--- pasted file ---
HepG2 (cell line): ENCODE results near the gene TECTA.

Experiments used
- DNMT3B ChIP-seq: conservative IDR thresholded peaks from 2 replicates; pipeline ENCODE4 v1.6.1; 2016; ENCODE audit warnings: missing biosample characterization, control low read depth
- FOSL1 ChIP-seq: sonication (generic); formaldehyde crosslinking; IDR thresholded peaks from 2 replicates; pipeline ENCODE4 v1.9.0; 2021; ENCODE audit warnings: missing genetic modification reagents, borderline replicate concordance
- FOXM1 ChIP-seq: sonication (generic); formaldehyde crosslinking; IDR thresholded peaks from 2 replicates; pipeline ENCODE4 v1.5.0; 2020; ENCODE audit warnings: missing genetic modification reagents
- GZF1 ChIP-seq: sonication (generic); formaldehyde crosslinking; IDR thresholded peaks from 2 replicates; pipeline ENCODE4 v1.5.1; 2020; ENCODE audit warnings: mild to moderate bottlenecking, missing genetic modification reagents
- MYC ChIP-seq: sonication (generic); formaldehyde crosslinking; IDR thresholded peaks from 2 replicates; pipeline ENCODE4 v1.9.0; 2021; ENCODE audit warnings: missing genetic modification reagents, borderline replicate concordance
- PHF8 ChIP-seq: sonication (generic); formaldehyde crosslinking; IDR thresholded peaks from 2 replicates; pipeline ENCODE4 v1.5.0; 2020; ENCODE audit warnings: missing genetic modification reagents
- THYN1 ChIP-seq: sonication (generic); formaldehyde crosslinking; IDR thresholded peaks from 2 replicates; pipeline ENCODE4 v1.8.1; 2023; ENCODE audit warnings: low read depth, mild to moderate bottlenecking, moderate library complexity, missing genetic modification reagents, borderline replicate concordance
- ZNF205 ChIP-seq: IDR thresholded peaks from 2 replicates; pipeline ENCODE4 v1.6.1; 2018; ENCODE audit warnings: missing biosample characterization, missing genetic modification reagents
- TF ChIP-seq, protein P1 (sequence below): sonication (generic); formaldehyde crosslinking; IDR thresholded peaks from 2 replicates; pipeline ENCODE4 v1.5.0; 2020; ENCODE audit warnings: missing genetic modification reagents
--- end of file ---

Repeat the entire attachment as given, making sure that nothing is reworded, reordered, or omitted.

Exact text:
HepG2 (cell line): ENCODE results near the gene TECTA.

Experiments used
- DNMT3B ChIP-seq: conservative IDR thresholded peaks from 2 replicates; pipeline ENCODE4 v1.6.1; 2016; ENCODE audit warnings: missing biosample characterization, control low read depth
- FOSL1 ChIP-seq: sonication (generic); formaldehyde crosslinking; IDR thresholded peaks from 2 replicates; pipeline ENCODE4 v1.9.0; 2021; ENCODE audit warnings: missing genetic modification reagents, borderline replicate concordance
- FOXM1 ChIP-seq: sonication (generic); formaldehyde crosslinking; IDR thresholded peaks from 2 replicates; pipeline ENCODE4 v1.5.0; 2020; ENCODE audit warnings: missing genetic modification reagents
- GZF1 ChIP-seq: sonication (generic); formaldehyde crosslinking; IDR thresholded peaks from 2 replicates; pipeline ENCODE4 v1.5.1; 2020; ENCODE audit warnings: mild to moderate bottlenecking, missing genetic modification reagents
- MYC ChIP-seq: sonication (generic); formaldehyde crosslinking; IDR thresholded peaks from 2 replicates; pipeline ENCODE4 v1.9.0; 2021; ENCODE audit warnings: missing genetic modification reagents, borderline replicate concordance
- PHF8 ChIP-seq: sonication (generic); formaldehyde crosslinking; IDR thresholded peaks from 2 replicates; pipeline ENCODE4 v1.5.0; 2020; ENCODE audit warnings: missing genetic modification reagents
- THYN1 ChIP-seq: sonication (generic); formaldehyde crosslinking; IDR thresholded peaks from 2 replicates; pipeline ENCODE4 v1.8.1; 2023; ENCODE audit warnings: low read depth, mild to moderate bottlenecking, moderate library complexity, missing genetic modification reagents, borderline replicate concordance
- ZNF205 ChIP-seq: IDR thresholded peaks from 2 replicates; pipeline ENCODE4 v1.6.1; 2018; ENCODE audit warnings: missing biosample characterization, missing genetic modification reagents
- TF ChIP-seq, protein P1 (sequence below): sonication (generic); formaldehyde crosslinking; IDR thresholded peaks from 2 replicates; pipeline ENCODE4 v1.5.0; 2020; ENCODE audit warnings: missing genetic modification reagents